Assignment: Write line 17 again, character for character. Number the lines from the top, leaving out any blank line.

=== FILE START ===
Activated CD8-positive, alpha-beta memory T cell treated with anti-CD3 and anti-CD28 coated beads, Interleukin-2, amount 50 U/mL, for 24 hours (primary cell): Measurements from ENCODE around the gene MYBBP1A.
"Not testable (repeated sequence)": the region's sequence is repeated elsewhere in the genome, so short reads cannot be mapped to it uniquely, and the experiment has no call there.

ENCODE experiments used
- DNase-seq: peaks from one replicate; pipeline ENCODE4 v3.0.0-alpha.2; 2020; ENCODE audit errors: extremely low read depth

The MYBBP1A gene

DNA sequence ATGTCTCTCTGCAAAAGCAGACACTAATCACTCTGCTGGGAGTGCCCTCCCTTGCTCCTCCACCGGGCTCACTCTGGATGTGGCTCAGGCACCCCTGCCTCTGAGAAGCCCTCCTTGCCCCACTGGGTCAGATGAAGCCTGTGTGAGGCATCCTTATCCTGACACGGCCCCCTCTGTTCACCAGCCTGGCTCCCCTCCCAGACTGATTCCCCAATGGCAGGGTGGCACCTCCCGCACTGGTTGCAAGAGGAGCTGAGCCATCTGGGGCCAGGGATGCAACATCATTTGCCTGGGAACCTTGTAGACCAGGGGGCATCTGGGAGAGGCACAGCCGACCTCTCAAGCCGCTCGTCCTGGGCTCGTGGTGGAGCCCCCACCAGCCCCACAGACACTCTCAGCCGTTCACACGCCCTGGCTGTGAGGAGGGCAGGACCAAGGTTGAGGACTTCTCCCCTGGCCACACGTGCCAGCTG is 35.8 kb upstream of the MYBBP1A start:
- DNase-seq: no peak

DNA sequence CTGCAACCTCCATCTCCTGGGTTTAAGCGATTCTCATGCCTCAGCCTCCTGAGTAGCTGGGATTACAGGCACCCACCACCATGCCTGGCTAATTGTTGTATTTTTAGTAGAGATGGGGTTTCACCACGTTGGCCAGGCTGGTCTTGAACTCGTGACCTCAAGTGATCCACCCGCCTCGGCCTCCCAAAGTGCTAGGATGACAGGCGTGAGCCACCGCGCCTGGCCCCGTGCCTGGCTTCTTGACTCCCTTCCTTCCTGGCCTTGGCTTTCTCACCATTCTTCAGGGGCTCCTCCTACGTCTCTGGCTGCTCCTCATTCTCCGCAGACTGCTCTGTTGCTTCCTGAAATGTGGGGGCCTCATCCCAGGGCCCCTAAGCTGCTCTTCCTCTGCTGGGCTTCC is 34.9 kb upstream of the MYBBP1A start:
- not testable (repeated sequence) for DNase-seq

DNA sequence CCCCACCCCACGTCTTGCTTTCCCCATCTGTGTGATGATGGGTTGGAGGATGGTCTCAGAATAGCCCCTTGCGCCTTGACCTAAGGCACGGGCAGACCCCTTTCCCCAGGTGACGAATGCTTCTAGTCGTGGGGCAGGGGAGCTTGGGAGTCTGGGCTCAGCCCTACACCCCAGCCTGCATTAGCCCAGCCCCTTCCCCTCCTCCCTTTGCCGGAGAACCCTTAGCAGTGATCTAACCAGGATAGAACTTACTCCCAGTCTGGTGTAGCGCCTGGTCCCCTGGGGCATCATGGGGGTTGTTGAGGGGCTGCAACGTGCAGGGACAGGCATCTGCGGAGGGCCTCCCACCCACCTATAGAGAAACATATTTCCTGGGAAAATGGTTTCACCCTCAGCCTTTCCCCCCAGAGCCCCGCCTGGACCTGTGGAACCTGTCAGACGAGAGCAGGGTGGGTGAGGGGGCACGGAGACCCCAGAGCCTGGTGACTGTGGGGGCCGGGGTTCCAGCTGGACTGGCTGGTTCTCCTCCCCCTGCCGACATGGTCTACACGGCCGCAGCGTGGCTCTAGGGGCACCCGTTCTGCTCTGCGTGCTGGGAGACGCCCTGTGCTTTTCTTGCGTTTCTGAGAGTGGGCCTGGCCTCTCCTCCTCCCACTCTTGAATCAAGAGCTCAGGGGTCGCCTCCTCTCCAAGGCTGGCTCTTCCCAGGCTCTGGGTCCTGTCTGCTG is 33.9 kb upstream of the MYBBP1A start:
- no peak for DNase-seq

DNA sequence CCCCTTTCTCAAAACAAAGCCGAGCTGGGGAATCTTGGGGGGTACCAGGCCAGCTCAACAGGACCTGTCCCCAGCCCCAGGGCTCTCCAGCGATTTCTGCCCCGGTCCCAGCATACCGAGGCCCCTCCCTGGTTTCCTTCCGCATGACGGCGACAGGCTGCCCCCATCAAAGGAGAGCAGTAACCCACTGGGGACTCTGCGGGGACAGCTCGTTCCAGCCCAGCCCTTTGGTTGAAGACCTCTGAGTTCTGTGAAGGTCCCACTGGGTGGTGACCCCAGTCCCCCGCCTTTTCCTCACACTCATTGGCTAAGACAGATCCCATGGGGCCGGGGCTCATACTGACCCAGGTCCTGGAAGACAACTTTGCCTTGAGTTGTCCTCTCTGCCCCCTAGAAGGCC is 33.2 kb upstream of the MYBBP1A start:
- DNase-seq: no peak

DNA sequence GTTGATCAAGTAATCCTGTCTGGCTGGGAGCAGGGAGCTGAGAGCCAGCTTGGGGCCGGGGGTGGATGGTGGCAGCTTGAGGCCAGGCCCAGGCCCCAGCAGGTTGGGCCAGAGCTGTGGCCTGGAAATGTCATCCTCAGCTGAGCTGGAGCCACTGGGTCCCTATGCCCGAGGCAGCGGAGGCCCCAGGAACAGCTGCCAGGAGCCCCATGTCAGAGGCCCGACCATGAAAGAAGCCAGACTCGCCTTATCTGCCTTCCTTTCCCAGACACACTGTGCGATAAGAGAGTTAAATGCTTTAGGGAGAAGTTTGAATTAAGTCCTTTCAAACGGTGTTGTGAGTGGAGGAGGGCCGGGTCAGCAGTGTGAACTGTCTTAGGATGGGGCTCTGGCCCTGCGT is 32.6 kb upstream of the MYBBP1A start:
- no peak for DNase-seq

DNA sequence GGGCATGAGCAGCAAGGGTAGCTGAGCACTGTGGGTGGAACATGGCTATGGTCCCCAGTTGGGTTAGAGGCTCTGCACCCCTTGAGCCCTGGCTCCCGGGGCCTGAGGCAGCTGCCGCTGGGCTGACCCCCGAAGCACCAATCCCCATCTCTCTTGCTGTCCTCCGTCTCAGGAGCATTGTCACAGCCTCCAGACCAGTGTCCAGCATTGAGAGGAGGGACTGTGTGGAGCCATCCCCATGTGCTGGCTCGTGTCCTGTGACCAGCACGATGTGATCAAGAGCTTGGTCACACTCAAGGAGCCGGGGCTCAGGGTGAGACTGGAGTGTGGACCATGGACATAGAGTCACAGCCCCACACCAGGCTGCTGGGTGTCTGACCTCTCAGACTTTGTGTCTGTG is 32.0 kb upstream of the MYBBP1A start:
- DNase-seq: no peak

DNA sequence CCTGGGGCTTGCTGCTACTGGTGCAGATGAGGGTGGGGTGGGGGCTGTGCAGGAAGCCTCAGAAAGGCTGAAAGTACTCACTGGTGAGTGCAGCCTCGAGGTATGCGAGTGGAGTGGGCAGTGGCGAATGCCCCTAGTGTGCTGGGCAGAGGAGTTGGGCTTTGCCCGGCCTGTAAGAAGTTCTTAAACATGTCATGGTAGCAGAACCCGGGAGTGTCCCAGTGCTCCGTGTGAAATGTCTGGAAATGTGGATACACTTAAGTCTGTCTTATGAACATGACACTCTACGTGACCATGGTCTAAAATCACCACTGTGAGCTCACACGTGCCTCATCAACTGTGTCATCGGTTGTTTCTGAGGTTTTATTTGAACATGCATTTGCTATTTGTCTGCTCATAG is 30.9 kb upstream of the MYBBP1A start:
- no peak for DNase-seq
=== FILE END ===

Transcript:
- DNase-seq: no peak